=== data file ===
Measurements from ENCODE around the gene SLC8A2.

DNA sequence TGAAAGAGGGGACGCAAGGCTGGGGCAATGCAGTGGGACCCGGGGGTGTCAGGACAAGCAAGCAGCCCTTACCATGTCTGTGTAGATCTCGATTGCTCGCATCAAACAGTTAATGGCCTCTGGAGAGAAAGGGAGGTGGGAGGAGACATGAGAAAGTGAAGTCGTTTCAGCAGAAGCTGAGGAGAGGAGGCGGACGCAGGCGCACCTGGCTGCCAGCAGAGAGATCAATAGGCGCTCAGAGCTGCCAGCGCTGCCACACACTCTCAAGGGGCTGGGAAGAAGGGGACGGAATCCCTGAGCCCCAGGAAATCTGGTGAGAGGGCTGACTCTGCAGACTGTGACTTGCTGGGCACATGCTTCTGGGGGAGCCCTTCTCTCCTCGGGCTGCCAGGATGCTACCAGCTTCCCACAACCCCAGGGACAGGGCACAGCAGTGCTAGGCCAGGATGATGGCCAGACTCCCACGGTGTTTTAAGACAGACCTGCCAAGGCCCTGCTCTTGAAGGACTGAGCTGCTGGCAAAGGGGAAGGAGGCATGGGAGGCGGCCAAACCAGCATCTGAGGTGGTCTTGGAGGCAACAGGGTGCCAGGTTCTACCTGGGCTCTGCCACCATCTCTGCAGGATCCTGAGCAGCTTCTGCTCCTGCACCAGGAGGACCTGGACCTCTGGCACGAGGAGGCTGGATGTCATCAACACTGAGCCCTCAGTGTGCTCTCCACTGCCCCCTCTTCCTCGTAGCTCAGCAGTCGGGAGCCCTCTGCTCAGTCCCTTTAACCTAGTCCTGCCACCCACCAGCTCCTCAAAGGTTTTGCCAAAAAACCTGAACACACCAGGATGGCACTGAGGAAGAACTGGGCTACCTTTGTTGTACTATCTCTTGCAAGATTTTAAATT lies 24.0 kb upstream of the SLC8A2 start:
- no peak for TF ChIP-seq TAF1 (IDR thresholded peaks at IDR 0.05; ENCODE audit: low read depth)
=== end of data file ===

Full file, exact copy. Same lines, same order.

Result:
Measurements from ENCODE around the gene SLC8A2.

DNA sequence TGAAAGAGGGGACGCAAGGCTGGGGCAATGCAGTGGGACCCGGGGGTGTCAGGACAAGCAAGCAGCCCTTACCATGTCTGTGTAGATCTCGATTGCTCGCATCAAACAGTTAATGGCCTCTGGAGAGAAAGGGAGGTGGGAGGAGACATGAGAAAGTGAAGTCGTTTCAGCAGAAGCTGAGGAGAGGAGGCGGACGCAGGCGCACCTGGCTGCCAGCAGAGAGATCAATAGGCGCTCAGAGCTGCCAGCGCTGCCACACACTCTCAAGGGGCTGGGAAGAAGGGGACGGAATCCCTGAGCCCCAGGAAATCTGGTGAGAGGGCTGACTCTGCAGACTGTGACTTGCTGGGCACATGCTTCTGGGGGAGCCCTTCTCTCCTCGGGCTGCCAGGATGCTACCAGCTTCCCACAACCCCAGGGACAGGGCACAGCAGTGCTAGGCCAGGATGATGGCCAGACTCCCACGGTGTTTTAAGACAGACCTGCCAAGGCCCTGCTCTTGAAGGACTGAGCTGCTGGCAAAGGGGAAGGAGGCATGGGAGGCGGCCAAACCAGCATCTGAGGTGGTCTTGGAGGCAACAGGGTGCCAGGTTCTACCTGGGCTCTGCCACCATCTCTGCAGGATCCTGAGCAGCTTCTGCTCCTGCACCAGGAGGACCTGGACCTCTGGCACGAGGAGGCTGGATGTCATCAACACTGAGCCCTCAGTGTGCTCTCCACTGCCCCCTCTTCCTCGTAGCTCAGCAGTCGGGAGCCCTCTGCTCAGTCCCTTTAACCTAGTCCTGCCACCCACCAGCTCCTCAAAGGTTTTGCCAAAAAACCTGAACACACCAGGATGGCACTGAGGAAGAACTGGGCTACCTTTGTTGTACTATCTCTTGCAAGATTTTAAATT lies 24.0 kb upstream of the SLC8A2 start:
- no peak for TF ChIP-seq TAF1 (IDR thresholded peaks at IDR 0.05; ENCODE audit: low read depth)